Saturday, October 25, 2003

Mermaid- Going Deeper

24 October The Waterline Going Deeper p2

Sur la Lune- The Little Mermaid

Illustrations at Sur la Lune

A closer look at the story reveals great understanding for the trauma that may accompany personal rejection. A person can become so infatuated or "in love:" with another person that he or she becomes absorbed into the other person's identity. Psychologists talk about the Ego and ID and SuperEgo, etc, but Ego actually indicates the person, whereas a close friend or beloved is identified as the AlterEgo. The other self. The Christian rite of marriage is binding two people to become oneā€”and although the terminology is symbolic there is profound depth to the concept. The two no longer act completely independently, but are dependent on each other and their lifes meld into each other.

Such relationships are found outside marriage because they are emotional and psychioloical and do not necessarily need the official recognition of social or religious acceptance. The rite of marriage though gives foundation for the relationship to grow as a community recognizes the pair and offers them emotional and social support to sustain the relationship. marriage includes the legal responsibility of providing support for the partner and lends a framework for life.

The mermaid loves profoundly, enough to cause self-mutilation. She denies the validity of her own existence in order to risk acceptance and rejection in another's world. The witch warns her of the danger, but she does not listen. She cannot hear the anxiety of others around her that her yearning for acceptance is impossible. She cannot see the barriers that divide the two worlds because water is transparent. The surface of water is seen from an angle or from above, but she believes that because she swims on the surface, she can also live on the surface. She does not understand that the transparent barrier between their two worlds is as real as a the Great Wall of China.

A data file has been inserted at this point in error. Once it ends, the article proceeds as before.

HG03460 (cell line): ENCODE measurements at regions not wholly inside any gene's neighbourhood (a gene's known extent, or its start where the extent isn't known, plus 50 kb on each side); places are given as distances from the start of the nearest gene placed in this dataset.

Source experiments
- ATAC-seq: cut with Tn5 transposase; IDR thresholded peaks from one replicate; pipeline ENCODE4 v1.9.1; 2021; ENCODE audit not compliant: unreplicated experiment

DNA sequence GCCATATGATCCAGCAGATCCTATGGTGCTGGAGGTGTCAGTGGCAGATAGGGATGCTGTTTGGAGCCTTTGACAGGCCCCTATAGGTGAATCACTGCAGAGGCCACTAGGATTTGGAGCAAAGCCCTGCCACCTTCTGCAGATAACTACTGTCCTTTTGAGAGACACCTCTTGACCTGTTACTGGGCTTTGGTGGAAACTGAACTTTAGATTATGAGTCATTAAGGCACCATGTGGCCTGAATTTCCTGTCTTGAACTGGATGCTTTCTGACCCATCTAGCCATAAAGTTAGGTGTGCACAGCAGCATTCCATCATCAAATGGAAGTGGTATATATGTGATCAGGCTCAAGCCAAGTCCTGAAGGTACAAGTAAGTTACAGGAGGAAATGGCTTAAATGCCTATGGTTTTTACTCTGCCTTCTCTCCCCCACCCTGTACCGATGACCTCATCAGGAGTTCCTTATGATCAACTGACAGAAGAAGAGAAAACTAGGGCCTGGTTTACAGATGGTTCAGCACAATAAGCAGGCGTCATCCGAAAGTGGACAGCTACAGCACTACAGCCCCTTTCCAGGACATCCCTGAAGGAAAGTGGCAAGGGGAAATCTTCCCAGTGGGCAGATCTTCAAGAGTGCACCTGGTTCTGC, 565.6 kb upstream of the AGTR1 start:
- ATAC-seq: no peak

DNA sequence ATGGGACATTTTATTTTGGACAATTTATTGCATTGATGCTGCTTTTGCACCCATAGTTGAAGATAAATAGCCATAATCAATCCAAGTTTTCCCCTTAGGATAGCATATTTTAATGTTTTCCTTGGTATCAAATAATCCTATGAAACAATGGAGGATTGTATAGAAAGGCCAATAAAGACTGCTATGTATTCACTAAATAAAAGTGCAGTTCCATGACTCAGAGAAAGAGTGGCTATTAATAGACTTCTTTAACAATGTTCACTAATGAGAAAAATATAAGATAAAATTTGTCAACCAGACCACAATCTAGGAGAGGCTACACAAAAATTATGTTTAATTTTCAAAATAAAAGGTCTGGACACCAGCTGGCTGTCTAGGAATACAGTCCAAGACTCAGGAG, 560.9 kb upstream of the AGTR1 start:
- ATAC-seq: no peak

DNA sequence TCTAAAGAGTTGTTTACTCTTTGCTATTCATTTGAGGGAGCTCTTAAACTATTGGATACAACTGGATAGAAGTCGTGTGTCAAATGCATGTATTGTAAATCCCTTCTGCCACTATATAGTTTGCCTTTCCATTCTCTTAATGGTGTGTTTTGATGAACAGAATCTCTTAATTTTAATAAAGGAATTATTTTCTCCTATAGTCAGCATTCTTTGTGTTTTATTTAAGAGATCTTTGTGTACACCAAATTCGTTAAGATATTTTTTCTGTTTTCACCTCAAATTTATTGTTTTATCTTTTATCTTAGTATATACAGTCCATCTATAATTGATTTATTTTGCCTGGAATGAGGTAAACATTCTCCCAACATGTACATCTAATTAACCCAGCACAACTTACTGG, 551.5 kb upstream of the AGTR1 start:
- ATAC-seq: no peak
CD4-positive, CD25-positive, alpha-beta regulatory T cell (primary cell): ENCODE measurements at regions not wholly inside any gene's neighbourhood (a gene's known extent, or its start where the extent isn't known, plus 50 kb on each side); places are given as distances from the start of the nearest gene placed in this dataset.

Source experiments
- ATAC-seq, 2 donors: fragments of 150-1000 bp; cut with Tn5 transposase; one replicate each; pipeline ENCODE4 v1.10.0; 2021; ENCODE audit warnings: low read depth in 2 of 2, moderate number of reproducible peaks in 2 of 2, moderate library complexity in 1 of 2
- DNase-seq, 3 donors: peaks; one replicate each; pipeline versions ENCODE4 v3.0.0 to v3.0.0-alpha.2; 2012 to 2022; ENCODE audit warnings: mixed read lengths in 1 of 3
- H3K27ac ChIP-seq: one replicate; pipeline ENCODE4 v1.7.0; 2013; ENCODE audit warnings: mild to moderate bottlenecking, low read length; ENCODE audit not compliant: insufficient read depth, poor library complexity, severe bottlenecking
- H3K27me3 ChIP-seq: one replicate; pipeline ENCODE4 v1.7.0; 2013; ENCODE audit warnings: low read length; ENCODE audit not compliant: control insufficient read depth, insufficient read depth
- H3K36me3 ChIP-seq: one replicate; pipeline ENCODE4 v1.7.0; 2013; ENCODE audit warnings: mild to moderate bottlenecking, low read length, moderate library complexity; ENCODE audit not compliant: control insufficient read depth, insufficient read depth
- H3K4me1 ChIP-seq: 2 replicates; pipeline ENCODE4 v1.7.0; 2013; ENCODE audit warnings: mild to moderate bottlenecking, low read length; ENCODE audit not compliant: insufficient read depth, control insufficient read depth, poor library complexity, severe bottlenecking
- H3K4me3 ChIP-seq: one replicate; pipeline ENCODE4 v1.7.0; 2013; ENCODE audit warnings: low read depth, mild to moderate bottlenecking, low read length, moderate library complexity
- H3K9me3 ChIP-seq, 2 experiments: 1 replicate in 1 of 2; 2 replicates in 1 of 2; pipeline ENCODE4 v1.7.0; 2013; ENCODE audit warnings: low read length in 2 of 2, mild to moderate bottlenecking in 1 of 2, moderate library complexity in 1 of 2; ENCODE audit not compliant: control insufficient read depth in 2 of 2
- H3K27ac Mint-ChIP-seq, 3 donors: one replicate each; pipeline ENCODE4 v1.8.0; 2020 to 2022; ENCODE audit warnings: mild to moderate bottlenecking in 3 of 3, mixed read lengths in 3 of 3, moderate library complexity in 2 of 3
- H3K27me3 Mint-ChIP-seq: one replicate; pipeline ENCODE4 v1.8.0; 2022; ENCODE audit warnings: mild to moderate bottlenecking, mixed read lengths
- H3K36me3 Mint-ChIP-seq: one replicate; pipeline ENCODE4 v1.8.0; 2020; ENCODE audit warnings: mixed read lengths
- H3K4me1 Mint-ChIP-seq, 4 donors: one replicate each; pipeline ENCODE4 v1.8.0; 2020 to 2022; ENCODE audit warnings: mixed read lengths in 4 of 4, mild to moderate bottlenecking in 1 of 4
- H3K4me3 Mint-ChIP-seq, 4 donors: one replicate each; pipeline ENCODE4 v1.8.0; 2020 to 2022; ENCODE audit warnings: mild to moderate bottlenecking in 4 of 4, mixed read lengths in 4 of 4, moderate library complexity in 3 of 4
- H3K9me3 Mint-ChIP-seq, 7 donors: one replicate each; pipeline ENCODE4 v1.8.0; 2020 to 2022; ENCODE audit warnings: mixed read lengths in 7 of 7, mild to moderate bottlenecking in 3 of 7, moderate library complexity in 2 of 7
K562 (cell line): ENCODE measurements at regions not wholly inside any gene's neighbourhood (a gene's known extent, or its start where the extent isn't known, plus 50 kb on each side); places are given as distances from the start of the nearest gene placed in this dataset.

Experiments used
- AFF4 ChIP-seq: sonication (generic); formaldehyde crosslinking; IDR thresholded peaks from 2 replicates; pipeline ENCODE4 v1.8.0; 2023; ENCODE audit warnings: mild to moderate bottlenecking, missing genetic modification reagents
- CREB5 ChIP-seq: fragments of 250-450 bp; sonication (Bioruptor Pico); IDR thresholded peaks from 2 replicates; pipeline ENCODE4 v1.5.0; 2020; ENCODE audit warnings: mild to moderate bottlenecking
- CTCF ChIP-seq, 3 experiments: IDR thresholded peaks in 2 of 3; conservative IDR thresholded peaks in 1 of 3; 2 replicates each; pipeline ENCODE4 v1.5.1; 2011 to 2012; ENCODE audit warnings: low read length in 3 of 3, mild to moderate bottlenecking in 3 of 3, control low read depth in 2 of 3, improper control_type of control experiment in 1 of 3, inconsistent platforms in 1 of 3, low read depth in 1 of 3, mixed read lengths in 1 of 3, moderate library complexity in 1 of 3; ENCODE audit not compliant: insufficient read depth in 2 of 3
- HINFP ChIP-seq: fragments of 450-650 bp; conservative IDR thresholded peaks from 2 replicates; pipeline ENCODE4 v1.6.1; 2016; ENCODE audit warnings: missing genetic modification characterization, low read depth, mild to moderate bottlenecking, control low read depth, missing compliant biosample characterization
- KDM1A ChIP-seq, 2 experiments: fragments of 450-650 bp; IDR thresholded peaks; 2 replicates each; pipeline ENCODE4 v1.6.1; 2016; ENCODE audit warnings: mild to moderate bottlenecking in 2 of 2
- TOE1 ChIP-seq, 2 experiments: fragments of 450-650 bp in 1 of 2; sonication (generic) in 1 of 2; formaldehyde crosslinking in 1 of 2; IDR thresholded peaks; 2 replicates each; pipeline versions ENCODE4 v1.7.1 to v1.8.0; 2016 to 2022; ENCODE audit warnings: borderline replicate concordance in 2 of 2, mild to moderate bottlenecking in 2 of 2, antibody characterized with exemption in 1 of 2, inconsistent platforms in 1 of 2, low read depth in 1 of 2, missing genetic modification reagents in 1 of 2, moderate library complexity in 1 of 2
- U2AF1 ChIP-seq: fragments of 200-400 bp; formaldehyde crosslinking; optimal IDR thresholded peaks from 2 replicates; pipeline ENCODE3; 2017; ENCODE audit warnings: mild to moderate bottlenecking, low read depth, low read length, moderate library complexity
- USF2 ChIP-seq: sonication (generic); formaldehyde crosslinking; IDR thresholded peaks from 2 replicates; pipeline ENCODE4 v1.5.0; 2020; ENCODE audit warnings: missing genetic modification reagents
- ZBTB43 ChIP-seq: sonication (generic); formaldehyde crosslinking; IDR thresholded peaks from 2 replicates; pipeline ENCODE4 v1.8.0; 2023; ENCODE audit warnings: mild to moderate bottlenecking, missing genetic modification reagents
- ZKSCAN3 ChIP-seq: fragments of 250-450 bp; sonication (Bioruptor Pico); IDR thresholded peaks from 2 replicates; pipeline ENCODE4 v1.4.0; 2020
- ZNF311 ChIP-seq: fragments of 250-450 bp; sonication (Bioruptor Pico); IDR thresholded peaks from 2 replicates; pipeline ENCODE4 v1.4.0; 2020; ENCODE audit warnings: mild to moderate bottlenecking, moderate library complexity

As the story involves symbol, these two worlds may be identified as variants. The story can be turned to represent the hardships and rejection of inter-racial marriages and the prejudice that often becomes insurmountable barriers in achieving close relationships or marriage. How easy is it for someone from an all-white town to marry a black? Even though the two may be devoted to each other, the pressures and tides of society is like an ocean of influence against their intimacy if the storm of prejudice is very great. Each war brings it's own form of the mermaid's story of rejection. In the WWII, American soldiers were involved with oriental women, but many of these women were abandoned; often destroying the security and acceptance they possessed within their own environments. They were lost. Each war is similar. Vietnam followed the pattern, with the additional complexity of importing refugees and boat people and displacing them in the unfriendly oceans of America where frequently they faced exploitation, rejection and resentment. In Mother Courage, Brecht understands the pedicaments of the displaced and the women who become camp followers in order to survive.

Puccini based his opera, Madame Butterfly, on this conflict a generation earlier. The opera with text from Giuseppe Giacosa and Luigi Illica was based on the drama of D Belasco version, which in turn was based on J. Long's story. Although the opera open in 1904 at LaScala in Milan; it is still a staple of opera repertoire around the world. Criticised frequently for being anti-dramatic, the opera is nearly Wagnerian in its dialogue: A ship comes, a ship goes and Butterfly is dead. Unable to cope with the rejection of her own culture and the fickleness of Pinkerton, Butterfly commits suicide. Like a man, he can't understand a woman's mind, insulting her with the introduction of the other woman.

Guess Who's Coming for Dinner

Puccini, Madama Butterfly
Vienna State Opera- Karajan cond, Freni, Domingo

othe great recordings: Freni, Caballe

Brecht, Mother Courage
Jean Cocteau production

A Model of Courage
historical background of Brecht's work

Woyzeck (at the Barbican),1169,801616,00.html
Michael Billington , The Guardian 30 September 2002

"As Good A Murder As You'd Ever Want To See"
Human Reduction in Georg Buchner's Woyzeck
Joseph L. Lockett, Modern Drama: Ibsen to 1940 20 December 1989


22 June 2003 The Ugly Duckling

1 December 2004 Nix of Mill Pond

3 November Silence of Longing part 2

part 2: Rusalka, Berg and literary social criticism

1 November The Silence of Longing p2

reposted on 3d November was deleted

2 November Silence of Longing Part 1

1 November The Silence of Longing p1

24 October The Waterline p1

24 October The Waterline Going Deeper p2

24 October 2003 The Waterline: Drowning p3


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